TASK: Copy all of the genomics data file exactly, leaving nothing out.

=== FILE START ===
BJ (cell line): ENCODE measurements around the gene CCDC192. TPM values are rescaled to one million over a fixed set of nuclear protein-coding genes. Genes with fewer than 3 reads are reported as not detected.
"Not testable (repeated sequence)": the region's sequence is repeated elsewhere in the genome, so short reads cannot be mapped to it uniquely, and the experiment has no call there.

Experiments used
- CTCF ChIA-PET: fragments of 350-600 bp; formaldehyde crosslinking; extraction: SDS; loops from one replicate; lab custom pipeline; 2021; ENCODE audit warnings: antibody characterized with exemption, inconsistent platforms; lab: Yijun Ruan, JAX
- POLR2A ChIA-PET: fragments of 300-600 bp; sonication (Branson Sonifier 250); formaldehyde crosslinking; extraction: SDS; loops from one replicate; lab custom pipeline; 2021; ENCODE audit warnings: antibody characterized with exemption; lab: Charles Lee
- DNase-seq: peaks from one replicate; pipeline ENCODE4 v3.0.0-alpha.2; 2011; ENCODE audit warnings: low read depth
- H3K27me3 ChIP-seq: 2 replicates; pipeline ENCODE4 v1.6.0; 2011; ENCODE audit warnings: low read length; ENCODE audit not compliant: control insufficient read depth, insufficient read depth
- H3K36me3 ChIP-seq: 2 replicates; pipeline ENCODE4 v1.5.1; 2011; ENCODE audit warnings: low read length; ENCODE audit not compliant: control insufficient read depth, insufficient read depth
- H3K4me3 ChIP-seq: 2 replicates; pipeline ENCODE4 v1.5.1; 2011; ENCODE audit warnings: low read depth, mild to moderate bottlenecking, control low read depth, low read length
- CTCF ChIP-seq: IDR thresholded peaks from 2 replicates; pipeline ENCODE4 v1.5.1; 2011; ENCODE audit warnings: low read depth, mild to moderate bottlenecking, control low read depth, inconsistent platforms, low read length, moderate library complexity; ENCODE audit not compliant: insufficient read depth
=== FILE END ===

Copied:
BJ (cell line): ENCODE measurements around the gene CCDC192. TPM values are rescaled to one million over a fixed set of nuclear protein-coding genes. Genes with fewer than 3 reads are reported as not detected.
"Not testable (repeated sequence)": the region's sequence is repeated elsewhere in the genome, so short reads cannot be mapped to it uniquely, and the experiment has no call there.

Experiments used
- CTCF ChIA-PET: fragments of 350-600 bp; formaldehyde crosslinking; extraction: SDS; loops from one replicate; lab custom pipeline; 2021; ENCODE audit warnings: antibody characterized with exemption, inconsistent platforms; lab: Yijun Ruan, JAX
- POLR2A ChIA-PET: fragments of 300-600 bp; sonication (Branson Sonifier 250); formaldehyde crosslinking; extraction: SDS; loops from one replicate; lab custom pipeline; 2021; ENCODE audit warnings: antibody characterized with exemption; lab: Charles Lee
- DNase-seq: peaks from one replicate; pipeline ENCODE4 v3.0.0-alpha.2; 2011; ENCODE audit warnings: low read depth
- H3K27me3 ChIP-seq: 2 replicates; pipeline ENCODE4 v1.6.0; 2011; ENCODE audit warnings: low read length; ENCODE audit not compliant: control insufficient read depth, insufficient read depth
- H3K36me3 ChIP-seq: 2 replicates; pipeline ENCODE4 v1.5.1; 2011; ENCODE audit warnings: low read length; ENCODE audit not compliant: control insufficient read depth, insufficient read depth
- H3K4me3 ChIP-seq: 2 replicates; pipeline ENCODE4 v1.5.1; 2011; ENCODE audit warnings: low read depth, mild to moderate bottlenecking, control low read depth, low read length
- CTCF ChIP-seq: IDR thresholded peaks from 2 replicates; pipeline ENCODE4 v1.5.1; 2011; ENCODE audit warnings: low read depth, mild to moderate bottlenecking, control low read depth, inconsistent platforms, low read length, moderate library complexity; ENCODE audit not compliant: insufficient read depth